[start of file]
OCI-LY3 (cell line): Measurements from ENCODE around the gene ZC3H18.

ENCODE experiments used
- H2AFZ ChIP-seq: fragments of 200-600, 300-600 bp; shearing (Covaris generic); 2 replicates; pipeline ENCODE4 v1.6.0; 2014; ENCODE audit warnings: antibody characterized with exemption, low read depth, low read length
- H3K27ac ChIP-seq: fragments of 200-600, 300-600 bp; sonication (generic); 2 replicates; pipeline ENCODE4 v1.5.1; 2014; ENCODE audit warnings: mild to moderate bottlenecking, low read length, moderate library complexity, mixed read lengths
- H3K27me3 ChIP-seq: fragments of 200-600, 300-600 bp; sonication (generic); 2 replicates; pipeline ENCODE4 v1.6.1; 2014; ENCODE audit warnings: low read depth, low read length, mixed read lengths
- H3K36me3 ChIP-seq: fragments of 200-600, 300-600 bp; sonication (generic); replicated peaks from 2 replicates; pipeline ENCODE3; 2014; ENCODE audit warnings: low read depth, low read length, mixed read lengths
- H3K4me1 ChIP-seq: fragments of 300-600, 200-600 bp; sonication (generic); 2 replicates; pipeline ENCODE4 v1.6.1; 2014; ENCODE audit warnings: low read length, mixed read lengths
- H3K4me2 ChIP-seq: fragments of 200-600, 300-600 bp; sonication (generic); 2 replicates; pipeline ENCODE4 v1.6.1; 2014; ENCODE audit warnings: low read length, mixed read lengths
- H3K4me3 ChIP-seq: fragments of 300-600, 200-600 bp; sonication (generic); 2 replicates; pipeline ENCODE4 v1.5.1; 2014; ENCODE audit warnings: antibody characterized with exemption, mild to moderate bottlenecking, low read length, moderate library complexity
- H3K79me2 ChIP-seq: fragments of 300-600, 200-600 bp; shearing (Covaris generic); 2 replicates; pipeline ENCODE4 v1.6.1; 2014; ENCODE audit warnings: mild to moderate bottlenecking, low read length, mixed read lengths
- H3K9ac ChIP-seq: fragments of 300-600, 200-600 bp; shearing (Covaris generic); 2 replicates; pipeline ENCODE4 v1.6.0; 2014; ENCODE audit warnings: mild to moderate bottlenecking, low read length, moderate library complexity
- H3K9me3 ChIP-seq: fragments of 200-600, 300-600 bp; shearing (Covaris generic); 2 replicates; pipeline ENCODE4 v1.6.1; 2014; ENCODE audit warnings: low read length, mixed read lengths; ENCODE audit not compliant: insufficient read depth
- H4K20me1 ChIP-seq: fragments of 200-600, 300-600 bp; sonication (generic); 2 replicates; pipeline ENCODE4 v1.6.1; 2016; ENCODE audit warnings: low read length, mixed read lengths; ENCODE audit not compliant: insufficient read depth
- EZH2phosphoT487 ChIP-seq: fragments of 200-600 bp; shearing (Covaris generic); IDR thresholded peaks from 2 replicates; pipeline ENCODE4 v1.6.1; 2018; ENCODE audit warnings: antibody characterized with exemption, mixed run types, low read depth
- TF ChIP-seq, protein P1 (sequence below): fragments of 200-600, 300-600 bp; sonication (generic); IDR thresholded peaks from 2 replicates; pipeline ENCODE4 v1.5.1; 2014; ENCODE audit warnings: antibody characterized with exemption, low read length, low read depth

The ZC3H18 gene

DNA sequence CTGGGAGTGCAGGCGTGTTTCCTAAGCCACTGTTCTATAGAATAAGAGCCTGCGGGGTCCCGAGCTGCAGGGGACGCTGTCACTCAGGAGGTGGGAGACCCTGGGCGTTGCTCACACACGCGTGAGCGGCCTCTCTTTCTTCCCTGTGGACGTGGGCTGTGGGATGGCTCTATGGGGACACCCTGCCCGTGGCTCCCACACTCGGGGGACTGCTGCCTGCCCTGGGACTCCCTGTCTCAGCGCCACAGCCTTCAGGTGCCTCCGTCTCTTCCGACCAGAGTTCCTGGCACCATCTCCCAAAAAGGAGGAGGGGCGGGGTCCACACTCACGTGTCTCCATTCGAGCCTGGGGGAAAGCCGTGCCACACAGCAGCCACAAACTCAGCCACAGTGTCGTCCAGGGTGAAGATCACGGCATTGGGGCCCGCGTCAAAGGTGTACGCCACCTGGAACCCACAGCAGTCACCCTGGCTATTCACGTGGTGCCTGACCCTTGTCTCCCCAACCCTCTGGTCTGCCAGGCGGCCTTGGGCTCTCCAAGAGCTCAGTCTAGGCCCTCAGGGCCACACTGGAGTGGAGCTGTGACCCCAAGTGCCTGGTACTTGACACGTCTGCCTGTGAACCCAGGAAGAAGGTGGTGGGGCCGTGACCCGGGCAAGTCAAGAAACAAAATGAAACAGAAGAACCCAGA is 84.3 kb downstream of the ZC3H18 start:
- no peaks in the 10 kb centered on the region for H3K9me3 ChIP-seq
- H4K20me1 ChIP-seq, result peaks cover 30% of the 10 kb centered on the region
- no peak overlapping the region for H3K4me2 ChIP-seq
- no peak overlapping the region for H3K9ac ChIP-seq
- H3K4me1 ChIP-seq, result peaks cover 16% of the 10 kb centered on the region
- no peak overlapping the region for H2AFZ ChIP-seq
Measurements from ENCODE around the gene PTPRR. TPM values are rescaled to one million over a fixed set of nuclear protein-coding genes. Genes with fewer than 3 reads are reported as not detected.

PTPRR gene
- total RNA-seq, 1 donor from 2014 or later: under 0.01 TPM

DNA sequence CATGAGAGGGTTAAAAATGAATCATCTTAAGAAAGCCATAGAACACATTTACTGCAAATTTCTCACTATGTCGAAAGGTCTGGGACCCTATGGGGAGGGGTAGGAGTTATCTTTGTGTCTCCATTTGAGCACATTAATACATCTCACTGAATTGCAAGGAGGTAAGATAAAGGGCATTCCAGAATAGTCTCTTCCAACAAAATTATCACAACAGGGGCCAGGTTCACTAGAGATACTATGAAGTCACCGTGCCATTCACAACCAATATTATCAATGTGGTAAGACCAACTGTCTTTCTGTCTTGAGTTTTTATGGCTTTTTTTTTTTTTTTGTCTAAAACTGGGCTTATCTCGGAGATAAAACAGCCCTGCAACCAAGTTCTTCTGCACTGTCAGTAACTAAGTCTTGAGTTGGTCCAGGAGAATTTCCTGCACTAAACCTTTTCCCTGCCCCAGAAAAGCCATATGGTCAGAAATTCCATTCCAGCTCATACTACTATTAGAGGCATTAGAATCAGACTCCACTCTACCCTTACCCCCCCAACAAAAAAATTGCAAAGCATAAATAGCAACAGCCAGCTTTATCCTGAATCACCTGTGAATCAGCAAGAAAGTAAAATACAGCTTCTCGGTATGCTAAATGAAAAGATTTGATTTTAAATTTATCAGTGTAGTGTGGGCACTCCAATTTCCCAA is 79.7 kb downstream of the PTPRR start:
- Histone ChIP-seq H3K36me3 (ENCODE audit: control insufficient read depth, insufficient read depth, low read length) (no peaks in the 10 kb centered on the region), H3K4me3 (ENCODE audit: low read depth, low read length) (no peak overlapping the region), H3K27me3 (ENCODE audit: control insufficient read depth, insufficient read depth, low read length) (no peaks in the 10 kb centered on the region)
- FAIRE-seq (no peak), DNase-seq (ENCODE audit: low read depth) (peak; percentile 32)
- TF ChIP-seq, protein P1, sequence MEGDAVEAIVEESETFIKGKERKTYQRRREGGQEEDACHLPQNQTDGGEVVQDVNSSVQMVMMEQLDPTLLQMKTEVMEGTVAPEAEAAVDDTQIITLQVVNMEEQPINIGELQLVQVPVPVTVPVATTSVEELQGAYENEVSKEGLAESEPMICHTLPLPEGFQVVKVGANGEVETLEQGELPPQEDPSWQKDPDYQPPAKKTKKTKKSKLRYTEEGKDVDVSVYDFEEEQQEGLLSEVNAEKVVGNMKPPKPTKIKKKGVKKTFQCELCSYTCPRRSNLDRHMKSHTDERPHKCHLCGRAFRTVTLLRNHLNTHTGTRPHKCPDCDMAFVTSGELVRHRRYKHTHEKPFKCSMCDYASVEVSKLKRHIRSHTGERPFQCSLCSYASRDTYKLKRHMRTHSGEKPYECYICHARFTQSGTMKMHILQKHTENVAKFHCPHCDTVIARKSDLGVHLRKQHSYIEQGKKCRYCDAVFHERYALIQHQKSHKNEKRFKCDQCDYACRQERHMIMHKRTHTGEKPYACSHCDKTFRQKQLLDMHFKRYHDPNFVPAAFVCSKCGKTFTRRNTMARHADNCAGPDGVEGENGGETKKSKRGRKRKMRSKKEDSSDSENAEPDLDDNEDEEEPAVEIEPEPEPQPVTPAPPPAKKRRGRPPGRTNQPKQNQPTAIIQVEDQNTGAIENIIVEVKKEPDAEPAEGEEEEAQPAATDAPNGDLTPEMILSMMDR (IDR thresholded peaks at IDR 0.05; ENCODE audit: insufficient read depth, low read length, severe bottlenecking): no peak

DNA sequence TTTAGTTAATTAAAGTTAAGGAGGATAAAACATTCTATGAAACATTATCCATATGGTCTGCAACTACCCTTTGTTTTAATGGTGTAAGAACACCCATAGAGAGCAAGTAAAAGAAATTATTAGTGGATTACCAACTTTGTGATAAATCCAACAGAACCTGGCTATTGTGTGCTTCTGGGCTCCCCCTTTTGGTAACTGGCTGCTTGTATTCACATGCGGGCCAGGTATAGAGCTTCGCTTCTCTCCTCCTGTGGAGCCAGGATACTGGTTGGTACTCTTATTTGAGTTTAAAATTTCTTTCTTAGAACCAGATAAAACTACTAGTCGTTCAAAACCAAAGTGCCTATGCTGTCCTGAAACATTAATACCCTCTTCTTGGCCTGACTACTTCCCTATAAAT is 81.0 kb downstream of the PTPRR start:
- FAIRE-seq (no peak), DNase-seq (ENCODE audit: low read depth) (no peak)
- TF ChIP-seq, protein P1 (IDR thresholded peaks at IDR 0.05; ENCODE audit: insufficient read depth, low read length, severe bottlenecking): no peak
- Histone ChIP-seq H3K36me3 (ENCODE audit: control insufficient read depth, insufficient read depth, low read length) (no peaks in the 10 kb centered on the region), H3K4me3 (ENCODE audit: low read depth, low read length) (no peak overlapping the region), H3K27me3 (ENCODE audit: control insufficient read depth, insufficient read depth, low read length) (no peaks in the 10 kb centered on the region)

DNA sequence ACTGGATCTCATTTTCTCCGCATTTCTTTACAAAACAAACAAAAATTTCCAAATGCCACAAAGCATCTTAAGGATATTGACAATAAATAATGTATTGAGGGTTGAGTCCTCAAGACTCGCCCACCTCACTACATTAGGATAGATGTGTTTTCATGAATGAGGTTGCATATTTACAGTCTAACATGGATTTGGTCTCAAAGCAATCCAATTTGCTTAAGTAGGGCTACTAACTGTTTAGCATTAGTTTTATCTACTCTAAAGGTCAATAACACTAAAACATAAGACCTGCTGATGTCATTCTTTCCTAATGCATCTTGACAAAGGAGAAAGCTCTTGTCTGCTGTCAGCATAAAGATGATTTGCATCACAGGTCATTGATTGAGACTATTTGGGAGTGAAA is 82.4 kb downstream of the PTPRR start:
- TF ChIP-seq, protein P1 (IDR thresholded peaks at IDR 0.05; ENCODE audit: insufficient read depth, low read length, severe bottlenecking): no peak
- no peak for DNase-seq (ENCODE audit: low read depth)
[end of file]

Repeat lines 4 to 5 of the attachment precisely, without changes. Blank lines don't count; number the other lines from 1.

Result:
- H3K27ac ChIP-seq: fragments of 200-600, 300-600 bp; sonication (generic); 2 replicates; pipeline ENCODE4 v1.5.1; 2014; ENCODE audit warnings: mild to moderate bottlenecking, low read length, moderate library complexity, mixed read lengths
- H3K27me3 ChIP-seq: fragments of 200-600, 300-600 bp; sonication (generic); 2 replicates; pipeline ENCODE4 v1.6.1; 2014; ENCODE audit warnings: low read depth, low read length, mixed read lengths